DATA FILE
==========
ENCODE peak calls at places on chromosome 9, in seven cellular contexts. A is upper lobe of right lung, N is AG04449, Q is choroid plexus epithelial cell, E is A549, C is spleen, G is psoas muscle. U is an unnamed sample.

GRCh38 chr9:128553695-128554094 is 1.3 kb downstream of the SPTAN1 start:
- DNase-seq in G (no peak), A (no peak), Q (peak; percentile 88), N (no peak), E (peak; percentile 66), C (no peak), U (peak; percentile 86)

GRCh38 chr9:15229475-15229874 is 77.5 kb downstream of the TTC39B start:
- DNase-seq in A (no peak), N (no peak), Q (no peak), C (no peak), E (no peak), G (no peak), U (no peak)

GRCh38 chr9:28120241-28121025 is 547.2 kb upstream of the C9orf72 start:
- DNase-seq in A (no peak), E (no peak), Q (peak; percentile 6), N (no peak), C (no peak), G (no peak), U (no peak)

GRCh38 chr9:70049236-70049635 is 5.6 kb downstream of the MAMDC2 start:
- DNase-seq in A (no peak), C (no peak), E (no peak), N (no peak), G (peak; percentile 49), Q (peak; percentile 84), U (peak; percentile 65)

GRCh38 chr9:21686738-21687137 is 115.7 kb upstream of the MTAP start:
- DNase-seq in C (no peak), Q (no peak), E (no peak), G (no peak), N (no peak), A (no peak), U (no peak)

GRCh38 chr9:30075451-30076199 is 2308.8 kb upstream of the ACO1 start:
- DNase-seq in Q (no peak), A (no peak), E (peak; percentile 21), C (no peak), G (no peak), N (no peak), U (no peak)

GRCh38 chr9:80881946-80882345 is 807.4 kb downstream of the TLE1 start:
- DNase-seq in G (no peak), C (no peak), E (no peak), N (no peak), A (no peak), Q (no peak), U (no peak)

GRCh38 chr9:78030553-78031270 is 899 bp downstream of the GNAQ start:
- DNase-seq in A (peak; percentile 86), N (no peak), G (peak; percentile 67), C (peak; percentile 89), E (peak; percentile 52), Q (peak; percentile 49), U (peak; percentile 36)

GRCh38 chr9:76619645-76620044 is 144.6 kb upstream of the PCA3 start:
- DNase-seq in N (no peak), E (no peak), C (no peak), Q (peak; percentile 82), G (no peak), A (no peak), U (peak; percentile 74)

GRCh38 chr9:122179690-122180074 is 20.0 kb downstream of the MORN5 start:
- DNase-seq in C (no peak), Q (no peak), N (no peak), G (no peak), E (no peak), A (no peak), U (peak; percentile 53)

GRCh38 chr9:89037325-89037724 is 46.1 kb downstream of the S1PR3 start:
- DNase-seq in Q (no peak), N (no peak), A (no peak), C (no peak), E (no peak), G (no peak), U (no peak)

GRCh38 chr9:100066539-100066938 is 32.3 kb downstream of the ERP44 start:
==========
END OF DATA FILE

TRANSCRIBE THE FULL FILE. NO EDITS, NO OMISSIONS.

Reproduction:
ENCODE peak calls at places on chromosome 9, in seven cellular contexts. A is upper lobe of right lung, N is AG04449, Q is choroid plexus epithelial cell, E is A549, C is spleen, G is psoas muscle. U is an unnamed sample.

GRCh38 chr9:128553695-128554094 is 1.3 kb downstream of the SPTAN1 start:
- DNase-seq in G (no peak), A (no peak), Q (peak; percentile 88), N (no peak), E (peak; percentile 66), C (no peak), U (peak; percentile 86)

GRCh38 chr9:15229475-15229874 is 77.5 kb downstream of the TTC39B start:
- DNase-seq in A (no peak), N (no peak), Q (no peak), C (no peak), E (no peak), G (no peak), U (no peak)

GRCh38 chr9:28120241-28121025 is 547.2 kb upstream of the C9orf72 start:
- DNase-seq in A (no peak), E (no peak), Q (peak; percentile 6), N (no peak), C (no peak), G (no peak), U (no peak)

GRCh38 chr9:70049236-70049635 is 5.6 kb downstream of the MAMDC2 start:
- DNase-seq in A (no peak), C (no peak), E (no peak), N (no peak), G (peak; percentile 49), Q (peak; percentile 84), U (peak; percentile 65)

GRCh38 chr9:21686738-21687137 is 115.7 kb upstream of the MTAP start:
- DNase-seq in C (no peak), Q (no peak), E (no peak), G (no peak), N (no peak), A (no peak), U (no peak)

GRCh38 chr9:30075451-30076199 is 2308.8 kb upstream of the ACO1 start:
- DNase-seq in Q (no peak), A (no peak), E (peak; percentile 21), C (no peak), G (no peak), N (no peak), U (no peak)

GRCh38 chr9:80881946-80882345 is 807.4 kb downstream of the TLE1 start:
- DNase-seq in G (no peak), C (no peak), E (no peak), N (no peak), A (no peak), Q (no peak), U (no peak)

GRCh38 chr9:78030553-78031270 is 899 bp downstream of the GNAQ start:
- DNase-seq in A (peak; percentile 86), N (no peak), G (peak; percentile 67), C (peak; percentile 89), E (peak; percentile 52), Q (peak; percentile 49), U (peak; percentile 36)

GRCh38 chr9:76619645-76620044 is 144.6 kb upstream of the PCA3 start:
- DNase-seq in N (no peak), E (no peak), C (no peak), Q (peak; percentile 82), G (no peak), A (no peak), U (peak; percentile 74)

GRCh38 chr9:122179690-122180074 is 20.0 kb downstream of the MORN5 start:
- DNase-seq in C (no peak), Q (no peak), N (no peak), G (no peak), E (no peak), A (no peak), U (peak; percentile 53)

GRCh38 chr9:89037325-89037724 is 46.1 kb downstream of the S1PR3 start:
- DNase-seq in Q (no peak), N (no peak), A (no peak), C (no peak), E (no peak), G (no peak), U (no peak)

GRCh38 chr9:100066539-100066938 is 32.3 kb downstream of the ERP44 start: